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National News

House Passes Abstinence-Only Education Funding in Welfare Bill

June 11, 2002

A note from TheBody.com: Since this article was written, the HIV pandemic has changed, as has our understanding of HIV/AIDS and its treatment. As a result, parts of this article may be outdated. Please keep this in mind, and be sure to visit other parts of our site for more recent information!

The House of Representatives voted 229-197 in favor of a welfare reform bill that would continue funding for abstinence-only education initiatives. The Welfare Reform Act, HR4737, is up for reauthorization this year. First passed in 1996, it allocated $50 million per year over a five-year period for state abstinence-only education programs. The current bill would maintain those funding levels. California is the only state that does not use money from the program. President Bush said the legislation encourages "strong families and healthy marriages" and urged the Senate to move the legislation quickly. Secretary of Health and Human Services Tommy Thompson said the House "should be commended for its bold and courageous vote to take the next step of welfare reform."

However, reaction in the HIV/AIDS community was not so positive. James Wagoner, president of Advocates for Youth, said abstinence-only programs "censor information about the health benefits of contraception, lack any credible evidence of effectiveness and have been rejected by every mainstream medical and health organization in the United States."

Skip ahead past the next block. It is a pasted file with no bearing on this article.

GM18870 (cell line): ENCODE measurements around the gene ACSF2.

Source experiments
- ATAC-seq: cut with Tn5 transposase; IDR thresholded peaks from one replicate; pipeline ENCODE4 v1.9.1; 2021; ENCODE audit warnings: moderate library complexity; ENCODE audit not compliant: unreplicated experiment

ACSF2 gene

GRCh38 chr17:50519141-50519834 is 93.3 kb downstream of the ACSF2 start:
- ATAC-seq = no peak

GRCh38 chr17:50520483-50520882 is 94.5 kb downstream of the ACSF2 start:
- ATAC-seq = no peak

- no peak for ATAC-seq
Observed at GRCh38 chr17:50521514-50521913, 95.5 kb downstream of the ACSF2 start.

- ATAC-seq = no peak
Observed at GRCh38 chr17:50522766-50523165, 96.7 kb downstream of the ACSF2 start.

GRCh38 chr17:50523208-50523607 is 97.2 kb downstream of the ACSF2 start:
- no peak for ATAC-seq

The AIDS Alliance for Children, Youth & Families instead calls for giving states flexibility in designing abstinence education curricula. Although abstinence can be effective in preventing the transmission of STDs, data nonetheless "show that more than 65 percent of all youth have sex by age 18. For those who have sex, we want them to be fully aware of the risks, and we want them to know how to significantly reduce their risks," said David Harvey, executive director of the alliance. That group is asking the Senate to add a provision to the legislation giving states the option of choosing abstinence-based education, which would focus on abstinence but include information about contraceptives.

Some religious leaders also opposed the bill. "There is a false assumption that the religious community is in lock-step with the abstinence-only community. They are not," said Debra Haffner, co-director of the Religious Institute on Sexual Morality, Justice, and Healing. "Programs that teach abstinence exclusively and withhold information fail the nation's young people," she added. Members of that organization are drafting an open letter to lawmakers to support comprehensive sex education and oppose abstinence-only programs.

Back to other CDC news for June 11, 2002

Previous Updates

Adapted from:
AIDS Policy & Law
06.07.02

A note from TheBody.com: Since this article was written, the HIV pandemic has changed, as has our understanding of HIV/AIDS and its treatment. As a result, parts of this article may be outdated. Please keep this in mind, and be sure to visit other parts of our site for more recent information!



  
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This article was provided by CDC National Prevention Information Network. It is a part of the publication CDC HIV/Hepatitis/STD/TB Prevention News Update.
 
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